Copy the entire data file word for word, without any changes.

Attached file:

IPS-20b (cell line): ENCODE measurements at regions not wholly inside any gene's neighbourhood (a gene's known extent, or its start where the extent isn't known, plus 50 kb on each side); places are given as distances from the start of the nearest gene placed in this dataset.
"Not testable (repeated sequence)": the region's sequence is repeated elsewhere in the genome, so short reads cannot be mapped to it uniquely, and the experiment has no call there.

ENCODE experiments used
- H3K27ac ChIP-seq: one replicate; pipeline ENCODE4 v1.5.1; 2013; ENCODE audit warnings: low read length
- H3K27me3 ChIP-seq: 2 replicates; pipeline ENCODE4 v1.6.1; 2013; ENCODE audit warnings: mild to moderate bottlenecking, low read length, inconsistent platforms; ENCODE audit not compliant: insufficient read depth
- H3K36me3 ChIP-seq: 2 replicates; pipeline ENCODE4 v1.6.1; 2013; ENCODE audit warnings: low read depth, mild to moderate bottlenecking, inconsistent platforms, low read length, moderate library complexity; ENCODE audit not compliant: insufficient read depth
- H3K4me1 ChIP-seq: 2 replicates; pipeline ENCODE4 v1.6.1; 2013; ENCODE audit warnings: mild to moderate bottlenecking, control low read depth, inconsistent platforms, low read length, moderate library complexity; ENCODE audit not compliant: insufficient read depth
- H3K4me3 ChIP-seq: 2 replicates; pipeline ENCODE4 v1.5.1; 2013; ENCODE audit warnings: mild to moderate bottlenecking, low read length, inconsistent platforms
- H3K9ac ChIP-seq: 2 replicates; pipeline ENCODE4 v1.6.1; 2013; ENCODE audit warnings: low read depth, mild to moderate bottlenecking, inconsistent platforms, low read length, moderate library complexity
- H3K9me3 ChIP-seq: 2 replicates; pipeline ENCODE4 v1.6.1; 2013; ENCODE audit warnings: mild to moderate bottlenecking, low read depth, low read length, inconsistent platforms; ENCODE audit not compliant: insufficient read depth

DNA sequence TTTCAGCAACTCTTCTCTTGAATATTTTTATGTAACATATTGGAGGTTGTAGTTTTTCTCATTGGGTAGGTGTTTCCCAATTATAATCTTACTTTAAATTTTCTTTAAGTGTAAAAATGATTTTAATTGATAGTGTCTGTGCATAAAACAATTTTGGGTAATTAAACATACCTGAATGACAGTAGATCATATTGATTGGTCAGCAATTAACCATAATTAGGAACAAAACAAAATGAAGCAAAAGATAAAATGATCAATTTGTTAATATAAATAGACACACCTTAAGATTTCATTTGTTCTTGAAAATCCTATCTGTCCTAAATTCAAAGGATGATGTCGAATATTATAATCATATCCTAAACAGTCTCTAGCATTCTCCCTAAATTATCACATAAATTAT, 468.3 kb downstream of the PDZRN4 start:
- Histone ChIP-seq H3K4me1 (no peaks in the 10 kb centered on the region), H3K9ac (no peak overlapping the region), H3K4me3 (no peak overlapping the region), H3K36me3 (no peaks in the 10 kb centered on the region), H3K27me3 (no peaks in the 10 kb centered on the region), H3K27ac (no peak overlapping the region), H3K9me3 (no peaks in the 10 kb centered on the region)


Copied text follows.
IPS-20b (cell line): ENCODE measurements at regions not wholly inside any gene's neighbourhood (a gene's known extent, or its start where the extent isn't known, plus 50 kb on each side); places are given as distances from the start of the nearest gene placed in this dataset.
"Not testable (repeated sequence)": the region's sequence is repeated elsewhere in the genome, so short reads cannot be mapped to it uniquely, and the experiment has no call there.

ENCODE experiments used
- H3K27ac ChIP-seq: one replicate; pipeline ENCODE4 v1.5.1; 2013; ENCODE audit warnings: low read length
- H3K27me3 ChIP-seq: 2 replicates; pipeline ENCODE4 v1.6.1; 2013; ENCODE audit warnings: mild to moderate bottlenecking, low read length, inconsistent platforms; ENCODE audit not compliant: insufficient read depth
- H3K36me3 ChIP-seq: 2 replicates; pipeline ENCODE4 v1.6.1; 2013; ENCODE audit warnings: low read depth, mild to moderate bottlenecking, inconsistent platforms, low read length, moderate library complexity; ENCODE audit not compliant: insufficient read depth
- H3K4me1 ChIP-seq: 2 replicates; pipeline ENCODE4 v1.6.1; 2013; ENCODE audit warnings: mild to moderate bottlenecking, control low read depth, inconsistent platforms, low read length, moderate library complexity; ENCODE audit not compliant: insufficient read depth
- H3K4me3 ChIP-seq: 2 replicates; pipeline ENCODE4 v1.5.1; 2013; ENCODE audit warnings: mild to moderate bottlenecking, low read length, inconsistent platforms
- H3K9ac ChIP-seq: 2 replicates; pipeline ENCODE4 v1.6.1; 2013; ENCODE audit warnings: low read depth, mild to moderate bottlenecking, inconsistent platforms, low read length, moderate library complexity
- H3K9me3 ChIP-seq: 2 replicates; pipeline ENCODE4 v1.6.1; 2013; ENCODE audit warnings: mild to moderate bottlenecking, low read depth, low read length, inconsistent platforms; ENCODE audit not compliant: insufficient read depth

DNA sequence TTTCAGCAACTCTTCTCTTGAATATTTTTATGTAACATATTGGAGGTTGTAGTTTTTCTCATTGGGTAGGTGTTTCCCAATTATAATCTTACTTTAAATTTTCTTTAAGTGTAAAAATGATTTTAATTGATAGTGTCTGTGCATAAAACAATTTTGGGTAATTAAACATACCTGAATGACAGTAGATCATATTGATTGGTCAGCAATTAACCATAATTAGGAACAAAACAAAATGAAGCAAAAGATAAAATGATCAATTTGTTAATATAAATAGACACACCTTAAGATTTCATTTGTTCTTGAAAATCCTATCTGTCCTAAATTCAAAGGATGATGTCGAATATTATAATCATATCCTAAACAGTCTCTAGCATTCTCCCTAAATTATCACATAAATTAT, 468.3 kb downstream of the PDZRN4 start:
- Histone ChIP-seq H3K4me1 (no peaks in the 10 kb centered on the region), H3K9ac (no peak overlapping the region), H3K4me3 (no peak overlapping the region), H3K36me3 (no peaks in the 10 kb centered on the region), H3K27me3 (no peaks in the 10 kb centered on the region), H3K27ac (no peak overlapping the region), H3K9me3 (no peaks in the 10 kb centered on the region)